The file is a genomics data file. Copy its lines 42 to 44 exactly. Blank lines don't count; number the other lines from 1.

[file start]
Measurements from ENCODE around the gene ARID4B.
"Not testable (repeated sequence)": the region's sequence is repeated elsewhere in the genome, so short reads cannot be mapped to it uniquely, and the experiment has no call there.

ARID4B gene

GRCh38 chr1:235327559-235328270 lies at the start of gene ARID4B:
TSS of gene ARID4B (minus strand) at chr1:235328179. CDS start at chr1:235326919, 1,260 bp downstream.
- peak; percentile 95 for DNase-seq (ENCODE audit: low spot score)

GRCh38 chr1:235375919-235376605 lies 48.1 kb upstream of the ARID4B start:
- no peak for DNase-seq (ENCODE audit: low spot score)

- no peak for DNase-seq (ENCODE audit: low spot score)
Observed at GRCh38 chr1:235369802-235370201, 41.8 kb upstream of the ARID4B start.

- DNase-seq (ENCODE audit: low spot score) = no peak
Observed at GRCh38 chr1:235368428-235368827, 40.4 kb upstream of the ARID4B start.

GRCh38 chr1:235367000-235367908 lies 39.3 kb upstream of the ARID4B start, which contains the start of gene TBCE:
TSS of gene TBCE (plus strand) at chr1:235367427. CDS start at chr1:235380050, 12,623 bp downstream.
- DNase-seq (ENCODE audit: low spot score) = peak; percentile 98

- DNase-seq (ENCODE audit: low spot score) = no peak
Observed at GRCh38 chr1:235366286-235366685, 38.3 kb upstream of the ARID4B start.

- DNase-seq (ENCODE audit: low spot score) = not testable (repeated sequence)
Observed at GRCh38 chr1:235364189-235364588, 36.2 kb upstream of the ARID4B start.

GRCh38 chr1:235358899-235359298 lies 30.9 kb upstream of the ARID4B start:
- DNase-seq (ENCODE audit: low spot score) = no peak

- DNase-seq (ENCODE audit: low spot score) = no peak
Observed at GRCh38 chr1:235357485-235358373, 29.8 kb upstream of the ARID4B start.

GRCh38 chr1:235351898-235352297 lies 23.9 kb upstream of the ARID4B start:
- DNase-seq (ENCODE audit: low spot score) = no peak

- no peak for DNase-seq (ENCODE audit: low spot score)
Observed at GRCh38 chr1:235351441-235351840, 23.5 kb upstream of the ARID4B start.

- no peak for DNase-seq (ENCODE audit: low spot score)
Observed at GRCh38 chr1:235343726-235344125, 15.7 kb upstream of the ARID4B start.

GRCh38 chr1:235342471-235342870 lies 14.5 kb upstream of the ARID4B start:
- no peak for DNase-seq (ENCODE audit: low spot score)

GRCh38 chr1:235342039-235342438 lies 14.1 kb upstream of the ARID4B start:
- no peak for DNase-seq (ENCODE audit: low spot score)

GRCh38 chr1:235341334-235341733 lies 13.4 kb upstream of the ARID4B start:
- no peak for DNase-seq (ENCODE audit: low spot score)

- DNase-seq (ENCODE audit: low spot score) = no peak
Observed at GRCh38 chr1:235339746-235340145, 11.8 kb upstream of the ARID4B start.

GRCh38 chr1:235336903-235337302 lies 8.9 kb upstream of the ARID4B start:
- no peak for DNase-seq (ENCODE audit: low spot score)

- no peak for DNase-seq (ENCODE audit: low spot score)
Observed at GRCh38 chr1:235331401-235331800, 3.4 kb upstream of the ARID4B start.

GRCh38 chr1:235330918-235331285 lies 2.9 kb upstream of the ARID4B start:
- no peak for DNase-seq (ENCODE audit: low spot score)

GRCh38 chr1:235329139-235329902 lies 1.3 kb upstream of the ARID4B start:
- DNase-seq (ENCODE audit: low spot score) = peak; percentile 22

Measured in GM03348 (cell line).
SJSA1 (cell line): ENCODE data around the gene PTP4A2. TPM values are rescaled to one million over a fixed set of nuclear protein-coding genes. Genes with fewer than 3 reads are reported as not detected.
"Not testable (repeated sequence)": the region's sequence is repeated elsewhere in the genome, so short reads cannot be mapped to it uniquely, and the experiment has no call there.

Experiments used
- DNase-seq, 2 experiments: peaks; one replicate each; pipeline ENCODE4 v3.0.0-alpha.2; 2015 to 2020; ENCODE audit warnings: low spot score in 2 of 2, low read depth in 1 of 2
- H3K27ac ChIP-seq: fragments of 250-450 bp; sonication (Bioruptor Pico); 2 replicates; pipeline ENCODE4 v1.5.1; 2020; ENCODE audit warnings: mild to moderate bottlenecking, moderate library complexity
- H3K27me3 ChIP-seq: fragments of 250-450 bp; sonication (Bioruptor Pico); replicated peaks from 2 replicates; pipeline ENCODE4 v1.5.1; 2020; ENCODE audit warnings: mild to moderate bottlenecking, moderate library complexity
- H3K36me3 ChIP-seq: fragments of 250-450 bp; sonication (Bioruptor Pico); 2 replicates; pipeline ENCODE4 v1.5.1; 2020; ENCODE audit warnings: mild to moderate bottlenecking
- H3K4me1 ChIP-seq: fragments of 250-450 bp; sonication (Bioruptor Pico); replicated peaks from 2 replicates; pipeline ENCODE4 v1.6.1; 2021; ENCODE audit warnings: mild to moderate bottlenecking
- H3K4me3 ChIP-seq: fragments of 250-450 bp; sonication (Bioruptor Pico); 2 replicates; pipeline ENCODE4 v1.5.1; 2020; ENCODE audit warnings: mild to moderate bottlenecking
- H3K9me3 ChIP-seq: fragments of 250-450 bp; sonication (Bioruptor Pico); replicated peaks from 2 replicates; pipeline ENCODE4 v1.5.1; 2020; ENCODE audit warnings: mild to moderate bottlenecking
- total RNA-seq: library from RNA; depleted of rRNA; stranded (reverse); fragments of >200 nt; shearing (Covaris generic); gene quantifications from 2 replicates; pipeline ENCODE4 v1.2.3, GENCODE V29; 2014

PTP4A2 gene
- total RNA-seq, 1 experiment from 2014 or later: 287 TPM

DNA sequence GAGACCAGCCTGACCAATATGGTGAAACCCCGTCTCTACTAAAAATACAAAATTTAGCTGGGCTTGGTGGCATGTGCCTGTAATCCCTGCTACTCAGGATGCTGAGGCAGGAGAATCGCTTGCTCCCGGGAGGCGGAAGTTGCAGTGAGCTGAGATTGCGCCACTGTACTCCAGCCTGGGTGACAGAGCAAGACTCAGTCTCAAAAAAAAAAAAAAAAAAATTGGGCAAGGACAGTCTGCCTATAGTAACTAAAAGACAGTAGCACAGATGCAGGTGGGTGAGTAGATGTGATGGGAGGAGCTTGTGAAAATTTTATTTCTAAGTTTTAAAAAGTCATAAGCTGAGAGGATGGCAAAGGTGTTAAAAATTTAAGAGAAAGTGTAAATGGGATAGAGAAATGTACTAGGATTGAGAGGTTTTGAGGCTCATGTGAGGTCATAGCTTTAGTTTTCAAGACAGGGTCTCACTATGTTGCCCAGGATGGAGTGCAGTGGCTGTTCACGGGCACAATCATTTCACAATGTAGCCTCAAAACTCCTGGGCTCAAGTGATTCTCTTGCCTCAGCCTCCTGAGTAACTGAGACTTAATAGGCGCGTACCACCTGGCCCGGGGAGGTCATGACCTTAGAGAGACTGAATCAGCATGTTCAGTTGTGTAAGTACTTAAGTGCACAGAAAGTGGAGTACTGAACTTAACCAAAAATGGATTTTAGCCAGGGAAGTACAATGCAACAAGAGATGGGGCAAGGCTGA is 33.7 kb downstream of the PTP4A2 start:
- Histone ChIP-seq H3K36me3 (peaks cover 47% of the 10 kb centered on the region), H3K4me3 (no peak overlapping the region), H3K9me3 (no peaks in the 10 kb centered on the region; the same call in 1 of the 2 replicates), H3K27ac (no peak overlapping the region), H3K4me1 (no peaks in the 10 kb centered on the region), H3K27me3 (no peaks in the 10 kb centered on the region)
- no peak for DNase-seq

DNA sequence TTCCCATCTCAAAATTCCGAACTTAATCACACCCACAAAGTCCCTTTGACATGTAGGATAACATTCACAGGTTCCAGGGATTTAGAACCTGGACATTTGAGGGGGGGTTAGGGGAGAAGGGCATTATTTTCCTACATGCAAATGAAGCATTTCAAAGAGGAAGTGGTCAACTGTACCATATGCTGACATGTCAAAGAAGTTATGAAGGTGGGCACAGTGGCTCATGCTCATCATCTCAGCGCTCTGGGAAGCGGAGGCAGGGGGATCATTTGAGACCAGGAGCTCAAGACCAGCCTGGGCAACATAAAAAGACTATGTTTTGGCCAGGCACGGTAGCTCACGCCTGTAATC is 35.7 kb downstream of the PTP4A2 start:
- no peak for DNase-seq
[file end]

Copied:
GRCh38 chr1:235330918-235331285 lies 2.9 kb upstream of the ARID4B start:
- no peak for DNase-seq (ENCODE audit: low spot score)

GRCh38 chr1:235329139-235329902 lies 1.3 kb upstream of the ARID4B start: